# Guide Dynamics of Atmospheric Flight (Dover Books on Aeronautical Engineering)

Dynamics of Atmospheric Flight Bernard Etkin a. Seller: TheBooksSaga. Ships with Tracking Number! Buy with confidence, excellent customer service! May not contain Access Codes or Supplements.

## Dynamics Of Atmospheric Flight

May be ex-library. Used - Good. Ships from the UK. Former Library book. Shows some signs of wear, and may have some markings on the inside. Your purchase also supports literacy charities. Binding good. Pages white and clean. Subsonic flows are often idealized as incompressible, i. Transonic and supersonic flows are compressible, and calculations that neglect the changes of density in these flow fields will yield inaccurate results. Viscosity is associated with the frictional forces in a flow. In some flow fields, viscous effects are very small, and approximate solutions may safely neglect viscous effects.

These approximations are called inviscid flows. Flows for which viscosity is not neglected are called viscous flows. Finally, aerodynamic problems may also be classified by the flow environment. External aerodynamics is the study of flow around solid objects of various shapes e.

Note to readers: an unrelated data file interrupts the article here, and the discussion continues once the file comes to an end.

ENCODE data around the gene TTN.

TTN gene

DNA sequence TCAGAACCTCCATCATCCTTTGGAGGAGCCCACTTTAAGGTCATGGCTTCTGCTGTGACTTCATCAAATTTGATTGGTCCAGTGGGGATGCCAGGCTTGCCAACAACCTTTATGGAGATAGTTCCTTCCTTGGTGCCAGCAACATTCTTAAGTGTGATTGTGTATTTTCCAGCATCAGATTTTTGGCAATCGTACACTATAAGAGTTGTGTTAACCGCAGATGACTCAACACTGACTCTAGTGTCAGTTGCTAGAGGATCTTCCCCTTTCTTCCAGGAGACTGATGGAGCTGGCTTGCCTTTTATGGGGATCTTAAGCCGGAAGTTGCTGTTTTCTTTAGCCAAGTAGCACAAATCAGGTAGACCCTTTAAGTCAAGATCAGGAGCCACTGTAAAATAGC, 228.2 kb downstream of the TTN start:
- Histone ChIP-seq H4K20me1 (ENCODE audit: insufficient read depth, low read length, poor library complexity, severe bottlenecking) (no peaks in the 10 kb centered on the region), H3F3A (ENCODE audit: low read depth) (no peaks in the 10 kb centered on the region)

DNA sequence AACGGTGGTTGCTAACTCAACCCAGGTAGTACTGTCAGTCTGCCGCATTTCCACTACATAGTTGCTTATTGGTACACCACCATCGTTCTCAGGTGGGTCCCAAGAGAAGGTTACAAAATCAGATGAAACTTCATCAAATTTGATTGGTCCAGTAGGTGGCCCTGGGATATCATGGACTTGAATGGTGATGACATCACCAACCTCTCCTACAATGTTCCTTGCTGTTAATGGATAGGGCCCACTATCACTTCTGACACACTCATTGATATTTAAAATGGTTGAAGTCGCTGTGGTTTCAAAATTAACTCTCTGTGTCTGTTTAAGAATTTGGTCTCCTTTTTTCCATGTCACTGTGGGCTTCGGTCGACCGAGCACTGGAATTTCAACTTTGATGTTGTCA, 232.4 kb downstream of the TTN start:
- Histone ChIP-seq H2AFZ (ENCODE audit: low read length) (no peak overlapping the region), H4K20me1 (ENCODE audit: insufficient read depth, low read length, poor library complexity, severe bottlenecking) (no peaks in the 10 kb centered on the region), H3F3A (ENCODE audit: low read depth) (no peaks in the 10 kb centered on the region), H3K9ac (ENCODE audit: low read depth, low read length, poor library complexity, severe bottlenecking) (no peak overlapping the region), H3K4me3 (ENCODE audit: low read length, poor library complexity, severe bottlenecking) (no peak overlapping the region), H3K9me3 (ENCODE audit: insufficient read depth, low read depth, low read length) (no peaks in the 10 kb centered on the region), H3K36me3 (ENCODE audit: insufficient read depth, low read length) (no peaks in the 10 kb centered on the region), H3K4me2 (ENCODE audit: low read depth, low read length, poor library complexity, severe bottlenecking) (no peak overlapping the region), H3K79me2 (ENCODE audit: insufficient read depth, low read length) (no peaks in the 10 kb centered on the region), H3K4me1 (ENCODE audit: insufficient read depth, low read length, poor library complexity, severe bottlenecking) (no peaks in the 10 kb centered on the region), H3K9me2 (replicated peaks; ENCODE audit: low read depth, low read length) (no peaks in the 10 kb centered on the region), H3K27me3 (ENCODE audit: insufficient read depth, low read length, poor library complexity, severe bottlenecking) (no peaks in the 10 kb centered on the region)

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Unlike liquids and solids, gases are composed of discrete molecules which occupy only a small fraction of the volume filled by the gas. On a molecular level, flow fields are made up of the collisions of many individual of gas molecules between themselves and with solid surfaces. However, in most aerodynamics applications, the discrete molecular nature of gases is ignored, and the flow field is assumed to behave as a continuum.

This assumption allows fluid properties such as density and flow velocity to be defined everywhere within the flow. The validity of the continuum assumption is dependent on the density of the gas and the application in question.

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For the continuum assumption to be valid, the mean free path length must be much smaller than the length scale of the application in question. For example, many aerodynamics applications deal with aircraft flying in atmospheric conditions, where the mean free path length is on the order of micrometers and where the body is orders of magnitude larger.

In these cases, the length scale of the aircraft ranges from a few meters to a few tens of meters, which is much larger than the mean free path length. For such applications, the continuum assumption is reasonable. The continuum assumption is less valid for extremely low-density flows, such as those encountered by vehicles at very high altitudes e. In those cases, statistical mechanics is a more accurate method of solving the problem than is continuum aerodynamics.

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The Knudsen number can be used to guide the choice between statistical mechanics and the continuous formulation of aerodynamics. The assumption of a fluid continuum allows problems in aerodynamics to be solved using fluid dynamics conservation laws. Three conservation principles are used:.